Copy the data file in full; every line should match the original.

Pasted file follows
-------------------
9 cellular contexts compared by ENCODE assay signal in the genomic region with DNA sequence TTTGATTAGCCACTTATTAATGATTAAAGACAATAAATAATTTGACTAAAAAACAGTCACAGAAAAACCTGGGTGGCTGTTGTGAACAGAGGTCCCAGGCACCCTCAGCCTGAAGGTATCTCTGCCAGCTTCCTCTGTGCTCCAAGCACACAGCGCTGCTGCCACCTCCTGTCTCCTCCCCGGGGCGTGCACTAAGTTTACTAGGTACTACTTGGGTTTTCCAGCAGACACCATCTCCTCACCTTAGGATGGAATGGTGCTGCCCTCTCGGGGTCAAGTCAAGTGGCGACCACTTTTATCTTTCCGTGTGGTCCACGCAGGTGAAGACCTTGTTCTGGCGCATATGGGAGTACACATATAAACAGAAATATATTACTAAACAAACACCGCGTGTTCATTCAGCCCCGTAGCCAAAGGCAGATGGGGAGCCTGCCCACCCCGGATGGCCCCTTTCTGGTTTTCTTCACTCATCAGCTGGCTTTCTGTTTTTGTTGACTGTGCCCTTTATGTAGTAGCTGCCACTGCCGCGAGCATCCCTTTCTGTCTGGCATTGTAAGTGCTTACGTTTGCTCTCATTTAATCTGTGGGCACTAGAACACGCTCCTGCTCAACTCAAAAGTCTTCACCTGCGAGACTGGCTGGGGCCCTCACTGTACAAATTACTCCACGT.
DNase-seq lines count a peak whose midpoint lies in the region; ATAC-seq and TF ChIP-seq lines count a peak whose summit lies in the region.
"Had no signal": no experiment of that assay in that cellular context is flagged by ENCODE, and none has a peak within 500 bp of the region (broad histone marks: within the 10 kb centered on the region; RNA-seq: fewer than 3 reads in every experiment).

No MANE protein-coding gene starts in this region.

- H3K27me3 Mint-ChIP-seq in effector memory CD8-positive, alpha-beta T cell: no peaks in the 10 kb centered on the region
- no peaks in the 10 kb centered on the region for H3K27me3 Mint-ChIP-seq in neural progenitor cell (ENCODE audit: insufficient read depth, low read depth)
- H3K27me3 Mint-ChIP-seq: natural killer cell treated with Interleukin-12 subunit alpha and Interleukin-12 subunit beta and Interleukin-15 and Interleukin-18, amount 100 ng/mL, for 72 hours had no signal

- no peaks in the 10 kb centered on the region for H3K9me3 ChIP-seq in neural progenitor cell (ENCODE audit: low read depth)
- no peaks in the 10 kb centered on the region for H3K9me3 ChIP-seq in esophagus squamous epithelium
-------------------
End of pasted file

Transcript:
9 cellular contexts compared by ENCODE assay signal in the genomic region with DNA sequence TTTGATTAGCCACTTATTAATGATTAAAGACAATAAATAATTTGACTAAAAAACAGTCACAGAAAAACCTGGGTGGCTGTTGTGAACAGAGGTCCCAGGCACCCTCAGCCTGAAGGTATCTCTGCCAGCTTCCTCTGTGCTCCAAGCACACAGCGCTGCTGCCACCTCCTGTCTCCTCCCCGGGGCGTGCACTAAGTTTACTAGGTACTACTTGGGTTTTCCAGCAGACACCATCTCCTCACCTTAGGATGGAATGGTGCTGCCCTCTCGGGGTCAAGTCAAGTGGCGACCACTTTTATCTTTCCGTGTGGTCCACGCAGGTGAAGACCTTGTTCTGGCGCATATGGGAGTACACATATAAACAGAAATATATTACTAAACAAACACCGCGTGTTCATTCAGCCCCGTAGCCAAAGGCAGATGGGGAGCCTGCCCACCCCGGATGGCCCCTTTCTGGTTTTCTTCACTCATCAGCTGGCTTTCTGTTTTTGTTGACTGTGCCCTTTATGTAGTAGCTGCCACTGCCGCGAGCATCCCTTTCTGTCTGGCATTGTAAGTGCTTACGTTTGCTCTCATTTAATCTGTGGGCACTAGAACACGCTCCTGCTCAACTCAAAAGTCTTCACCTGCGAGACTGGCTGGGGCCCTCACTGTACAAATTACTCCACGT.
DNase-seq lines count a peak whose midpoint lies in the region; ATAC-seq and TF ChIP-seq lines count a peak whose summit lies in the region.
"Had no signal": no experiment of that assay in that cellular context is flagged by ENCODE, and none has a peak within 500 bp of the region (broad histone marks: within the 10 kb centered on the region; RNA-seq: fewer than 3 reads in every experiment).

No MANE protein-coding gene starts in this region.

- H3K27me3 Mint-ChIP-seq in effector memory CD8-positive, alpha-beta T cell: no peaks in the 10 kb centered on the region
- no peaks in the 10 kb centered on the region for H3K27me3 Mint-ChIP-seq in neural progenitor cell (ENCODE audit: insufficient read depth, low read depth)
- H3K27me3 Mint-ChIP-seq: natural killer cell treated with Interleukin-12 subunit alpha and Interleukin-12 subunit beta and Interleukin-15 and Interleukin-18, amount 100 ng/mL, for 72 hours had no signal

- no peaks in the 10 kb centered on the region for H3K9me3 ChIP-seq in neural progenitor cell (ENCODE audit: low read depth)
- no peaks in the 10 kb centered on the region for H3K9me3 ChIP-seq in esophagus squamous epithelium